"Though my home is now a thatched cottage with matting windows, earthen stove and rope-bed, this shall not stop me from laying bare my heart. Indeed, the morning breeze, the dew of night, the willows by my steps and the flowers in my courtyard inspire me to wield my brush. Though I have little learning or literary talent, what does it matter if I tell a tale in rustic language to leave a record of all those lovely girls. This should divert readers too and help distract them from their cares. That is why I use the other name Jia Yucun." (pp. 1-2)
Summary: The goddess Nu Wa once had to repair the sky, so she melted down fine rocks to do so, making thirty-six thousand five hundred and one blocks. The repair, however, required thirty-six thousand five hundred, so the goddess threw the leftover stone down at the base of Blue Ridge Peak in the Great Waste Mountains. Because it had been tempered by a goddess, however, the stone was sentient, and it was greatly distressed and shamed that it had been made for the sky, but had turned out to be useless and discarded. One day as it lamented its face, the Buddhist Monk of Infinite Space and the Taoist Priest of Boundless Time passed by, and, taking the little stone in hand, offer to engrave characters on it so that people will know it is special and to take it to a civilized realm. They took it away, no one knows exactly where.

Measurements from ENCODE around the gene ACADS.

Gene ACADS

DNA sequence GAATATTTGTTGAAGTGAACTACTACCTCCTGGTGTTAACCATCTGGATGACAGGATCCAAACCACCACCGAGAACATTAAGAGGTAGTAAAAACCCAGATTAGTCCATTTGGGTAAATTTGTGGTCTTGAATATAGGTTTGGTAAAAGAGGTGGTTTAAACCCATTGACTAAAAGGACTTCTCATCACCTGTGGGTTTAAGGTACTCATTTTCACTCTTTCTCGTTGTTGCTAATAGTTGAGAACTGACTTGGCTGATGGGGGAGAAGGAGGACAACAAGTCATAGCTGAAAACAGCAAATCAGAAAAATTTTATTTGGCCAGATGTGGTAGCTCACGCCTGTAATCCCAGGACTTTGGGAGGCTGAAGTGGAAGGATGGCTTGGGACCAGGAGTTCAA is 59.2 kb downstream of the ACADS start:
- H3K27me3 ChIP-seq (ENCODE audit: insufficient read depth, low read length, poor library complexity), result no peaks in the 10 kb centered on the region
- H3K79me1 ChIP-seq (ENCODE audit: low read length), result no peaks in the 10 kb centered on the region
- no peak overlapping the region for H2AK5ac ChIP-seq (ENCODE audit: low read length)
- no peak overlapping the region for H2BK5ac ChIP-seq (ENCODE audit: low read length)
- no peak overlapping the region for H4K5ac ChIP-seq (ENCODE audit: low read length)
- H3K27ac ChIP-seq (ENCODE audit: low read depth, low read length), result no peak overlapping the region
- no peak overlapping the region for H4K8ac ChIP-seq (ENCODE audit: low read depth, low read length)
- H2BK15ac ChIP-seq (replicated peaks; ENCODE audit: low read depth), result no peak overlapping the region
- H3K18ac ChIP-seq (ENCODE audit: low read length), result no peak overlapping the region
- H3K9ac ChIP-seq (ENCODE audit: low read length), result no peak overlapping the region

Eons later, a Taoist Immortal named Reverend Void came upon a large stone at the base of Blue Ridge Peak, engraved with the story of the Stone. He then gets into an argument with the Stone as to whether the story is worth telling, but the Stone convinces him that it is. Changing his name to The Passionate Monk, he copied it but changed its name from "The Story of the Stone" to "Record of the Passionate Monk". Later another person suggests the name "Precious Mirror of Love". Later, a man named Cao Xueqin, re-reading the book many times over ten years and rewriting it five times, called it "The Twelve Beauties of Jinling." After all of these different beginnings of the story, I really like the next sentence, "Now that the origin of the story is clear, let us see what was recorded on the Stone" (p.7), particularly as we just get another beginning of the story, and indirect one, at that.